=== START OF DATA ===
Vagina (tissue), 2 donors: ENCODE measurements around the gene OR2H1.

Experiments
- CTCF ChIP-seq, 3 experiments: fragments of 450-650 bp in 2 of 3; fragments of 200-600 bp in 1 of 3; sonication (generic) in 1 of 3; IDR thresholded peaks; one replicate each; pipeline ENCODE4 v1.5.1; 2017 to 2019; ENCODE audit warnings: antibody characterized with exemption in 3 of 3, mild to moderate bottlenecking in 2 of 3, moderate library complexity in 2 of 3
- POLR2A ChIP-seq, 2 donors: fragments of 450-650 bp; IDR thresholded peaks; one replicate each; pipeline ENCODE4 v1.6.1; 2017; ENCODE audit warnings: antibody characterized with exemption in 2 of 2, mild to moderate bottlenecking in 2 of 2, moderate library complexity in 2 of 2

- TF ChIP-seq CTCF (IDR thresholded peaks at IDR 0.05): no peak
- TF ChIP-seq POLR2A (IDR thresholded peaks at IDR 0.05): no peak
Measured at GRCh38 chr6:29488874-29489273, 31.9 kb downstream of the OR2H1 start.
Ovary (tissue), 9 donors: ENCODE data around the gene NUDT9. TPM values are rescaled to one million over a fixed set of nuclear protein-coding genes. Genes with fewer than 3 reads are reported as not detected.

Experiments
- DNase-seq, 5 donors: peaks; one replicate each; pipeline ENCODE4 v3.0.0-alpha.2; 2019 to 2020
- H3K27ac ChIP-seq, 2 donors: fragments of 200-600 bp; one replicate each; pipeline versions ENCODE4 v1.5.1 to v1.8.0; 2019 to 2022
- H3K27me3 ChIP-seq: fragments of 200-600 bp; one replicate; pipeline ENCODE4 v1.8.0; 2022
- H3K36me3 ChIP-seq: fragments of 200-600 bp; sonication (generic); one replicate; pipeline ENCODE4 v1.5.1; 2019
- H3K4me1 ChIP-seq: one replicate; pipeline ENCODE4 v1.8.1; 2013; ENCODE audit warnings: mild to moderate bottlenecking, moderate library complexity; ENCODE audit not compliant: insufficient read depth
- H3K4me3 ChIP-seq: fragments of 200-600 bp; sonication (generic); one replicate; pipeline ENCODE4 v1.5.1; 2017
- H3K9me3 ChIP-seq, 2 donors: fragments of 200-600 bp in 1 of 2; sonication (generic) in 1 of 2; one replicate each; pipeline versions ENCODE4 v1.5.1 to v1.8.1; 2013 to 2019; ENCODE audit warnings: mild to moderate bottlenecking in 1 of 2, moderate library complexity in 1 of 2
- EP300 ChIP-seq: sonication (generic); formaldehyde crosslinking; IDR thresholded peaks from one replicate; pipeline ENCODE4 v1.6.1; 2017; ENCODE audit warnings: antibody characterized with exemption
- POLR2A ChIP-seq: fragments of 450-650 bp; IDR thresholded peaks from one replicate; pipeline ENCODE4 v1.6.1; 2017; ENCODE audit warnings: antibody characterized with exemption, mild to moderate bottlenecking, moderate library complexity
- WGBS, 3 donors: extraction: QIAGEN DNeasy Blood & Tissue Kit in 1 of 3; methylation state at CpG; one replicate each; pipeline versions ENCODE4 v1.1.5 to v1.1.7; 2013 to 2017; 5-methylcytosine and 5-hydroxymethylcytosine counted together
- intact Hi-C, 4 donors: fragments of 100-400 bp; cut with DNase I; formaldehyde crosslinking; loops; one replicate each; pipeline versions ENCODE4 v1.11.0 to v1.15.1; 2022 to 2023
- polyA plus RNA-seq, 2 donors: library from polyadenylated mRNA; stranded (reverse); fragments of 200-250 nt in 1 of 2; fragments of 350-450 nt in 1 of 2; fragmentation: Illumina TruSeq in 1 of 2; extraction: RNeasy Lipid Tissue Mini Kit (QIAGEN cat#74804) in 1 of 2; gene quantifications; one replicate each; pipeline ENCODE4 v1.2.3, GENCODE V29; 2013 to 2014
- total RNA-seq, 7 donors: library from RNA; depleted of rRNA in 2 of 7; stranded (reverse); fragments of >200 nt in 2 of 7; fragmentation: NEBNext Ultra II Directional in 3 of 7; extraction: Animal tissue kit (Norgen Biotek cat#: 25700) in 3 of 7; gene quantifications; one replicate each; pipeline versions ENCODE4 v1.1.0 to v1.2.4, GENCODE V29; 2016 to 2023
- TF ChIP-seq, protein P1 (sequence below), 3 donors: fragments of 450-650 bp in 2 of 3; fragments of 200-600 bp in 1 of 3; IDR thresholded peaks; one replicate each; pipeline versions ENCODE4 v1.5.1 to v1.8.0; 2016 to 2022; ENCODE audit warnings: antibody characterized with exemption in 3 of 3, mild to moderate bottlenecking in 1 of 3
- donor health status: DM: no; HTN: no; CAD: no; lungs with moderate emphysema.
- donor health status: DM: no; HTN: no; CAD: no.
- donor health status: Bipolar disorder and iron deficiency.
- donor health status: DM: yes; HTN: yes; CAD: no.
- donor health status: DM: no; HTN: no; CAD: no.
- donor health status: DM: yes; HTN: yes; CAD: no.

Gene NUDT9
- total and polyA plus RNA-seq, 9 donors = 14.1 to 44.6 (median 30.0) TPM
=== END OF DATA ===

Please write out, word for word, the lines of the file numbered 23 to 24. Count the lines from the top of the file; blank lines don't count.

- TF ChIP-seq, protein P1 (sequence below), 3 donors: fragments of 450-650 bp in 2 of 3; fragments of 200-600 bp in 1 of 3; IDR thresholded peaks; one replicate each; pipeline versions ENCODE4 v1.5.1 to v1.8.0; 2016 to 2022; ENCODE audit warnings: antibody characterized with exemption in 3 of 3, mild to moderate bottlenecking in 1 of 3
- donor health status: DM: no; HTN: no; CAD: no; lungs with moderate emphysema.